9 Investment Lessons for Success

Posted by Stephen Sutherland on Wed, Oct 01, 2014 @ 01:30 PM

9 investment lessons for successIn this series of posts we've been looking in detail at 7 of the most common mistakes that investors make. In this post, we'll conclude with our nine investment lessons for success.  By trying to avoid the mistakes and adhering to the lessons, you are probably going to have a much better chance of reaching your goals.

If you would like to know more, please just download our free report The 7 Biggest Mistakes That Investors Make.

Lesson 1: Aim to outperform the market

With investing, it’s vital to have a compelling goal and essential to have a deadline. With extended life expectancies and the dangers of being too conservative, our suggestion would be to set your deadline extremely far into the future, allowing you to be more adventurous with your investing. As we discussed in a previous post, those who don’t invest for growth could end up running out of money during retirement.

Our advice would be to set a goal to ‘beat’ the market. You don’t have to beat it every year because trying to do that will be virtually impossible. Instead your goal should be to beat the market over the long-term. Remember though that outperforming the market over a long period of time will be extremely difficult to achieve. However, when an investor is successful in beating the market, it helps them to achieve higher returns and improves their chances of achieving their long-term objectives.

Lesson 2: Get in sync with market direction

The rule is three out of every four funds move in the same direction as the market and that means, unless you get in sync with the market’s trend, it’s going to be hard to make any headway. We’ve found that the best way to determine market direction is to look at charts. Price and volume charts help you to see what the professionals are doing so that you can follow in their footsteps. We watch the price and volume activity each and every day because the market’s health and direction can change very quickly. That means if something changes, you can act swiftly and decisively.

Lesson 3: Buy funds ‘in the money flow’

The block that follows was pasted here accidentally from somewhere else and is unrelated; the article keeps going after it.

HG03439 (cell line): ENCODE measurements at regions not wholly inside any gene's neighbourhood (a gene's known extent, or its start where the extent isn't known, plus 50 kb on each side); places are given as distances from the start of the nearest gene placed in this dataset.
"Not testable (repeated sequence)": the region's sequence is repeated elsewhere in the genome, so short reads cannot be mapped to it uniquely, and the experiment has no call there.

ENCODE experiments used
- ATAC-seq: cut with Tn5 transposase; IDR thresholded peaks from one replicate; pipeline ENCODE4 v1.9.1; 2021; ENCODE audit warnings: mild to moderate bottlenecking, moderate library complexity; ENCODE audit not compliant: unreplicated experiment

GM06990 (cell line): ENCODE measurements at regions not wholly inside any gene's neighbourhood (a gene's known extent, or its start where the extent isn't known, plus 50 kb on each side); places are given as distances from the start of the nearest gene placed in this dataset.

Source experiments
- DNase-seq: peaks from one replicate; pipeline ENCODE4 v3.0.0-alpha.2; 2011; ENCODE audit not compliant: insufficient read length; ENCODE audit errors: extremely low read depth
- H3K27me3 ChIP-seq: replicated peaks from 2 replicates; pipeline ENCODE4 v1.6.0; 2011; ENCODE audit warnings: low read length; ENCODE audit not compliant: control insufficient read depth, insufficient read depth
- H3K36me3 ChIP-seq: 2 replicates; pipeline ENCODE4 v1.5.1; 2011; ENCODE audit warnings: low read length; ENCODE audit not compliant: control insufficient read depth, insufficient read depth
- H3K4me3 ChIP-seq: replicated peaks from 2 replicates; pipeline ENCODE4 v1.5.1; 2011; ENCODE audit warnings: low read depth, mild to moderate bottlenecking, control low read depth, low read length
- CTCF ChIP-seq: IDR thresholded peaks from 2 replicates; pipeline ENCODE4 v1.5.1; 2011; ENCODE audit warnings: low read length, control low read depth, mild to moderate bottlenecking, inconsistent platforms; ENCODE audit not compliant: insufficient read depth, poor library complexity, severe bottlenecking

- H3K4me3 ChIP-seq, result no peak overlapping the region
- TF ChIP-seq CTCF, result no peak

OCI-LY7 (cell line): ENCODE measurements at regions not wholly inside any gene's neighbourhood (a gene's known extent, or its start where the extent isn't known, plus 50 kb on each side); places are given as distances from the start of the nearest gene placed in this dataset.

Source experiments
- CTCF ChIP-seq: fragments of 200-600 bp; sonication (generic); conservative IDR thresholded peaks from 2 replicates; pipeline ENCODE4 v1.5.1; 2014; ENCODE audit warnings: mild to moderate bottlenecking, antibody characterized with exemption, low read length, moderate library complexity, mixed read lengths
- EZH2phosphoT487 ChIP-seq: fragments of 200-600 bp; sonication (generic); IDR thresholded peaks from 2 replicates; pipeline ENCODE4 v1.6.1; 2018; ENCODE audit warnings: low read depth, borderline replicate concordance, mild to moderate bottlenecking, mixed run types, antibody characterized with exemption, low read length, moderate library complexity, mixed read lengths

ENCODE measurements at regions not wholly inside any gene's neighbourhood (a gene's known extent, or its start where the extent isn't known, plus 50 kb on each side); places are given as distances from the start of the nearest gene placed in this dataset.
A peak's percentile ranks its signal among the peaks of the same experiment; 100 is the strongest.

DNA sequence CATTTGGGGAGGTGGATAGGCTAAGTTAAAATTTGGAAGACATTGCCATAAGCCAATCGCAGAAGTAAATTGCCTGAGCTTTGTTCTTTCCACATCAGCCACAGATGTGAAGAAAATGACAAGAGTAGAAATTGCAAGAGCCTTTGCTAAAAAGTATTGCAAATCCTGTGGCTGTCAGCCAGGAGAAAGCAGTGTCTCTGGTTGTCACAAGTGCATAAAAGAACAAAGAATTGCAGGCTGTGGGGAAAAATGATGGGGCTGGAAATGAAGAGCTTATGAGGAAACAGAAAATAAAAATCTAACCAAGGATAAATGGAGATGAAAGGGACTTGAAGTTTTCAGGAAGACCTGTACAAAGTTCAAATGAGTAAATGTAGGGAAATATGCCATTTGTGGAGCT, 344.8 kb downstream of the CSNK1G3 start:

In our opinion, past performance – both long-term and short-term – is the most important element in fund selection. We like to check to see the start date of the present fund manager and check their performance record versus the NASDAQ. We look for proof that they have outperformed the NASDAQ over the long-term.

Once we’ve checked long-term performance, we look at short-term performance because some star-performing managers will not always be ‘in the money flow’. We want to see what the NASDAQ has returned recently and see if the manager has beaten it. For example, if over the last three months the NASDAQ has made a 10% gain and the fund we're analysing has moved up 15%, it means the manager is ‘in the money flow’ right now. It means they are probably holding the stocks that are currently leading the market higher. That’s good.

Lesson 4: Accurately time your buys and exits

The first thing we do before even considering buying is make sure that the market is confirmed in an uptrend and we do this as you’ve heard by analysing stock charts. Once we're happy that the market is in an uptrend, we look to buy the fund if it can successfully break out past its ‘pivot’ or ideal buy point. We would exit a fund for one of two reasons. The first is when it has been underperforming the market over a sustained period of time and the second is when a major market downtrend has been triggered.

Lesson 5: Keep it simple

We like to keep things simple and we do this in two ways. Firstly, we trade infrequently and secondly, we normally buy about five or six funds and our maximum would probably be no more than eight. We generally make no more than four switches in a year to our portfolio which means we keep it simple and we keep it time friendly. Amateur investors are generally impatient and make the mistake of too much trading due to their funds not doing what they thought they were going to do.

This can increase your costs and hurt your overall returns. Many investors own far too many funds, often ten or more, which is also a mistake due to the time needed to manage them effectively. Our suggestion would be to try not to own more than eight funds at any given time and always give your funds a chance to breathe. Giving your funds the chance to breathe means you’ll be less likely to overtrade. Also monitor your fund or funds’ performance versus the market and understand the direct relation between the market direction and your fund direction. In other words, if the market is experiencing a normal and natural bull market correction, it’s perfectly natural for your fund to correct in price too.

Lesson 6: Stay fully invested during bull markets

We’ve made the mistake myself of trying to time the corrections inside bull market periods and we’ve failed miserably. Moving from being fully invested to completely in cash during a bull market is not a strategy we would recommend. When we tried to do it, it was a hard and costly lesson to learn but it’s served us well. During bull markets, smart investors stay put and remain fully invested. Our rule is to never completely exit a bull market, even when we believe a correction is imminent. We only completely exit out of equity funds and into cash when we believe the bull market has finally run its course.